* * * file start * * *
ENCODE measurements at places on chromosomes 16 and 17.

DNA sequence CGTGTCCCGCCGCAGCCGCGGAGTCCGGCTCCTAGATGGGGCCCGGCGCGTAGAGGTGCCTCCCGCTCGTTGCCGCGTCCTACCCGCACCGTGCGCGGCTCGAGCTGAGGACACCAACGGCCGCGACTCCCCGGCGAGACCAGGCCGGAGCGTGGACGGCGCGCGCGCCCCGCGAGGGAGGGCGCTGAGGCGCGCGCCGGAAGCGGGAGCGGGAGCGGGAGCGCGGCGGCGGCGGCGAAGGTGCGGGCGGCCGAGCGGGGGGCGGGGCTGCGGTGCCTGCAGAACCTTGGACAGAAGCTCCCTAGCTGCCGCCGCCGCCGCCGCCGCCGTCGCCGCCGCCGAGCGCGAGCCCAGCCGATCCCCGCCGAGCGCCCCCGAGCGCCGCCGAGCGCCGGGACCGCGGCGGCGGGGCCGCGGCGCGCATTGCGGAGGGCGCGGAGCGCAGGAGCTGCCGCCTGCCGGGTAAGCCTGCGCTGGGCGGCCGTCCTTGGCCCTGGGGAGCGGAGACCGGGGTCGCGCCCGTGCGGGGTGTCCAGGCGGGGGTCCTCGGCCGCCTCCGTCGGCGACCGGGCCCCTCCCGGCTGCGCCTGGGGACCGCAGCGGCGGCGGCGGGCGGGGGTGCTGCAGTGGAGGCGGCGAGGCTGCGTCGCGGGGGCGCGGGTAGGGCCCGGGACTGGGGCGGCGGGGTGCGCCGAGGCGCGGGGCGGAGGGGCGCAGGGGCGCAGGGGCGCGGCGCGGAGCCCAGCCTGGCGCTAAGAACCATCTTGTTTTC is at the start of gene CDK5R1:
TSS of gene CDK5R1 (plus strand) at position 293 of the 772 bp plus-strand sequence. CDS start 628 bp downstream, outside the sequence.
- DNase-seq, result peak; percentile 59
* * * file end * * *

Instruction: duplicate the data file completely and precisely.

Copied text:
ENCODE measurements at places on chromosomes 16 and 17.

DNA sequence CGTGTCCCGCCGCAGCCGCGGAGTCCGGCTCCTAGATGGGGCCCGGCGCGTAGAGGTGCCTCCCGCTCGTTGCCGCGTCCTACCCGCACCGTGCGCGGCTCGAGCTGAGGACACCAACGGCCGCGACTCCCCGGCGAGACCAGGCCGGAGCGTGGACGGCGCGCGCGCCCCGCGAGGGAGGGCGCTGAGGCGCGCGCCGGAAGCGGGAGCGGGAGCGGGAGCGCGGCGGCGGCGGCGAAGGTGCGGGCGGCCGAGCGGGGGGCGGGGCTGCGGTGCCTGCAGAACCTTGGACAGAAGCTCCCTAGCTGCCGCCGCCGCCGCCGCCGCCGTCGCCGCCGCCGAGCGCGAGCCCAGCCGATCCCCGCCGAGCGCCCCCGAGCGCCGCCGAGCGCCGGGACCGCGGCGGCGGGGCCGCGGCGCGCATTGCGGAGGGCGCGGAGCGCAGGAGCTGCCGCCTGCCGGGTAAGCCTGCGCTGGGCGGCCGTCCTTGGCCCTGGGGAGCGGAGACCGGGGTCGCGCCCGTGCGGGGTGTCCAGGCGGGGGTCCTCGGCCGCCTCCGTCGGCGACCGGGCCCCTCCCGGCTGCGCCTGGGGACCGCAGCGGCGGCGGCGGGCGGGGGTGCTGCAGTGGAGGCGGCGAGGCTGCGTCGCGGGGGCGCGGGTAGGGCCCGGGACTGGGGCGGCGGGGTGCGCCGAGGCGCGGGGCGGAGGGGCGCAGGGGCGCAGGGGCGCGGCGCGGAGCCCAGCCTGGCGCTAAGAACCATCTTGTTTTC is at the start of gene CDK5R1:
TSS of gene CDK5R1 (plus strand) at position 293 of the 772 bp plus-strand sequence. CDS start 628 bp downstream, outside the sequence.
- DNase-seq, result peak; percentile 59